Wednesday, October 19, 2011

What this Generation X Person Has to Say

I liked the "Generation X Doesn't Want to Hear It" blog post. I don't identify 100% percent, but that's because I wasn't raised in this country, remember? I don't get all the cultural references, but I get most everything else.

I am most certainly a "GenXer" and now that I am teaching again (after 6 years away from university classrooms), I can feel my "obsolescence" very keenly. Last week the year 1989 came up for some reason and one of my students was saying "I wasn't even born!" I wanted to scream (but just said it calmly, if frustrated), "Really? I was a senior in high school in 1989." :(

Unfortunately, the main result is that I am getting terrified of getting older and older. I look at frail old ladies and I want to sit down on the ground and cry in despair. I know I will be them one day. I don't know why I'm so terrified of that idea, but I am. I imagine in my mind how that will feel like. Inside, you remember the little girl you were, she's still there, but outside you're this very old lady, all wrinkled and white haired. An old lady that nobody talks to. That's my greatest fear: utter and complete invisibility. (and I so wish I had a daughter. but maybe my sons will take care of me. The old lady across the street is moving in with her daughter. the moving truck came today and I went over to say goodbye).

OK, that's too depressing, let's move on, shall we? I do feel jaded like that article describes, though. I didn't grow up here, but growing up educated poor in Brazil wasn't easy. When I was growing up inflation was so high -- THOUSANDS of percents a year -- that it was insane. They cut three zeros out of the currency twice in a year. I remember a bit before that, though... when it was not as bad. And then, in the year I got married (1994), they were finally able to beat inflation. Phew! What a relief. By then I was an adult, though... so I grew up in a country in constant financial instability.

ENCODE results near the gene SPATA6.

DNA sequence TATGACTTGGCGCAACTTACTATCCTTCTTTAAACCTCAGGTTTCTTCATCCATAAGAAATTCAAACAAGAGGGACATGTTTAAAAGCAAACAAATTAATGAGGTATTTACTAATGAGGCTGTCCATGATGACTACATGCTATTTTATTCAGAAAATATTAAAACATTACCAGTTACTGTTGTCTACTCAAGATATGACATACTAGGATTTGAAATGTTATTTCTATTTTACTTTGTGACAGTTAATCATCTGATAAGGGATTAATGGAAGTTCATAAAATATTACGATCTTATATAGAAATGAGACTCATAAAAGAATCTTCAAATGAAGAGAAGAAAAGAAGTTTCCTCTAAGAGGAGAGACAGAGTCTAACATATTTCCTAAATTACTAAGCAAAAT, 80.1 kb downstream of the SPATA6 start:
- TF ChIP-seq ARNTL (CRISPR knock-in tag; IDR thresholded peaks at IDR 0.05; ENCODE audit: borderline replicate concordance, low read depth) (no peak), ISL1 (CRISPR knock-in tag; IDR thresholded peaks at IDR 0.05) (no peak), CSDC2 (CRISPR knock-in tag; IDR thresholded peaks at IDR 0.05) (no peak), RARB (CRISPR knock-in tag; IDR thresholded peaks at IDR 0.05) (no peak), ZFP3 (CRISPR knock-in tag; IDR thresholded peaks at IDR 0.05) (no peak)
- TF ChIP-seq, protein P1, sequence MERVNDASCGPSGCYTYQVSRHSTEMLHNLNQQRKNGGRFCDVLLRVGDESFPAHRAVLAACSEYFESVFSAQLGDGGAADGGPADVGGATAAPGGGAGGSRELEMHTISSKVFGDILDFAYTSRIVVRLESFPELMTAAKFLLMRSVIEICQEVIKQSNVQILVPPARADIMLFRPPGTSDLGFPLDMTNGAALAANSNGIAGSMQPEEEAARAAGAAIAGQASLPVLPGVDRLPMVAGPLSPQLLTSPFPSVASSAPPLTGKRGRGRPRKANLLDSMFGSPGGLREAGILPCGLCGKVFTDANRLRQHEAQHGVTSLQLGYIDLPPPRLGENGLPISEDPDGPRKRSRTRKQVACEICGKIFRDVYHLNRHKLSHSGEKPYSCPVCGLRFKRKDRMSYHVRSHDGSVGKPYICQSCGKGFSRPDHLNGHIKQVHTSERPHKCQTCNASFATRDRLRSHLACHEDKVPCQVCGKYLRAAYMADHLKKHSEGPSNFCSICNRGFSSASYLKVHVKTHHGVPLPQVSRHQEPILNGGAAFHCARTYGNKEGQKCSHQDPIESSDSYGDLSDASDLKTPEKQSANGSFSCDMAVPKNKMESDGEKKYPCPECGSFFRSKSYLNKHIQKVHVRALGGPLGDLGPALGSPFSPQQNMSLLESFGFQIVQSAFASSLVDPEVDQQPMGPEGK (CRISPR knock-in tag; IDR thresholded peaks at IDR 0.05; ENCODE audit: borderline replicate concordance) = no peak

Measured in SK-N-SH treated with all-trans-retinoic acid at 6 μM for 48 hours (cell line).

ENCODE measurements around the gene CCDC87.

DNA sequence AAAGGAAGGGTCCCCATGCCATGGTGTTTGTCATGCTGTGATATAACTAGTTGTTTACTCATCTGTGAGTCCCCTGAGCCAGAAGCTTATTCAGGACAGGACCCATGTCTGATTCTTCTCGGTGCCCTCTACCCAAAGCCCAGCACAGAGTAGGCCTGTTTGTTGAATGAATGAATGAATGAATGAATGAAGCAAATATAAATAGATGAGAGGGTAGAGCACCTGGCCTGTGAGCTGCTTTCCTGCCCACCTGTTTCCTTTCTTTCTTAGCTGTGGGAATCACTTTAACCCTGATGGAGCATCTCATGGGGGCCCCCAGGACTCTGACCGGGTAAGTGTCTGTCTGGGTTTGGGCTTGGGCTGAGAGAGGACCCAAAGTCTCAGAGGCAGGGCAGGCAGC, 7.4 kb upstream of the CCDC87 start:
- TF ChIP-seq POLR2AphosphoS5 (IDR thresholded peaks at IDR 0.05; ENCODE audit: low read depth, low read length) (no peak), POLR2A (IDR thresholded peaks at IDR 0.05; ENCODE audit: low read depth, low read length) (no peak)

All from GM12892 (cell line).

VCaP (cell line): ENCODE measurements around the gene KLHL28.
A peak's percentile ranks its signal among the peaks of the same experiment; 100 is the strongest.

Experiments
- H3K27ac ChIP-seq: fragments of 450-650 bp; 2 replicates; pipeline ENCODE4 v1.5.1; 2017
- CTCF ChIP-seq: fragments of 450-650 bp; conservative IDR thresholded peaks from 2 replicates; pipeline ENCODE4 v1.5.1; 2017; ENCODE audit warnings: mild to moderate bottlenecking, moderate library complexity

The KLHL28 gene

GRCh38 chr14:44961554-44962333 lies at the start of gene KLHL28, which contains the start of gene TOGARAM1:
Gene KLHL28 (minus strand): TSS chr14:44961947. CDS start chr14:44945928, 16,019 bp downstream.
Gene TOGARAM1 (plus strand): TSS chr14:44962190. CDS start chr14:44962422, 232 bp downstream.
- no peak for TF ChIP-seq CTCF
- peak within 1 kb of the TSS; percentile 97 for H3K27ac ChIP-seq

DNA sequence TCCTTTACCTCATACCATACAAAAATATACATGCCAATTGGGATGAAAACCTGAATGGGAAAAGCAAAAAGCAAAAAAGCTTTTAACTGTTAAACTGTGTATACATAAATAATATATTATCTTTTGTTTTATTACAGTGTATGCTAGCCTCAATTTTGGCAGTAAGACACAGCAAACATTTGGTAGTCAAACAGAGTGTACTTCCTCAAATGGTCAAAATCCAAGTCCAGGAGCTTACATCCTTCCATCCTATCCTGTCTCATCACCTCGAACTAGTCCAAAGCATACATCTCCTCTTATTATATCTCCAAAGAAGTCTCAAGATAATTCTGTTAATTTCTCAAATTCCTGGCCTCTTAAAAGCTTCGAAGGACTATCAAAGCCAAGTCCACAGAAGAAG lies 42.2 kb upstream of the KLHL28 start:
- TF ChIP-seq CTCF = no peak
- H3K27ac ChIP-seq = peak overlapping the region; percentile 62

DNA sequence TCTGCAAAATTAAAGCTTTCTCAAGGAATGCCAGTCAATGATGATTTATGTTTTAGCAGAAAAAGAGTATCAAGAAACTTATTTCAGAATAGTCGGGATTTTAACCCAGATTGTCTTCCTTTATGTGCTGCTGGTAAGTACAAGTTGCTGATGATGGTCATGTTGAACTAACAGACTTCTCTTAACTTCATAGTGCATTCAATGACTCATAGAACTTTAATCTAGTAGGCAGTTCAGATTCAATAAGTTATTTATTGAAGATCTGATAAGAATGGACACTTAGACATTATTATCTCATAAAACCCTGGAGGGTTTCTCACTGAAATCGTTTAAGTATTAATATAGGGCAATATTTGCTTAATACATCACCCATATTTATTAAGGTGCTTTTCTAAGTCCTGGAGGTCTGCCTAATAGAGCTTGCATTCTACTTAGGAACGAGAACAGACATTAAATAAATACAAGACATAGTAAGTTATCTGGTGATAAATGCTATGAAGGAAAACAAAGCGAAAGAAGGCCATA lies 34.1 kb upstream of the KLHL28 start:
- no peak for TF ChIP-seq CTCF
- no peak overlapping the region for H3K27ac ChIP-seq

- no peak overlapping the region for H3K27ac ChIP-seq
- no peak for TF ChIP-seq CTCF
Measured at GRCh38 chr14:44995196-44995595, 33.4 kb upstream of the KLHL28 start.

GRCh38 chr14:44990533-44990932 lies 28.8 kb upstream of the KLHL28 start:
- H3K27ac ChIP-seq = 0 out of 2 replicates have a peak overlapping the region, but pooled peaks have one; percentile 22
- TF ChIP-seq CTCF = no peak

I am too attached to things and have a horrible, paranoid relationship with money because we never had any. I know I was privileged because my parents were educated (both had master's degrees), but they had low paying jobs as educators & church employees. When we moved to the big city from a rural area (boarding academy), we learned (my brother more keenly than me) that we needed to buy the right kind of sneakers and backpacks. I had rich friends who had experienced countless things that I could only dream of (most related to this country here -- they had traveled to the U.S. many times and even to Europe, etc) and that was hard.

I really wish, from the bottom of my heart, that I could figure out a way to feel more at peace about money, and not to want to have things. Sigh.

As for the crisis, for the recession... whatever. We're OK. We are resilient, but, yes, the article is right, we are also tired.

I am forty and I don't have a real job and K is just starting a real job. It just took us so long to get here.

Well... I don't know what the point of this post is, really. I feel bad whining about my childhood trauma with money. It's a big thing for me, though. And I need the "cheap therapy" -- though I'm seriously considering getting real therapy, particularly for my ADHD.

OK, gotta go. I want to post some more "musical" posts soon.


perrie said...

I still have trouble saying my new age (42) out loud--I trip over my tongue when I try to say it. How is it possible? I still feel like I'm in my twenties, and it's jarring to remind myself that I'm not.

Aliki2006 said...

Ugh--sorry my comments keep appearing under that account!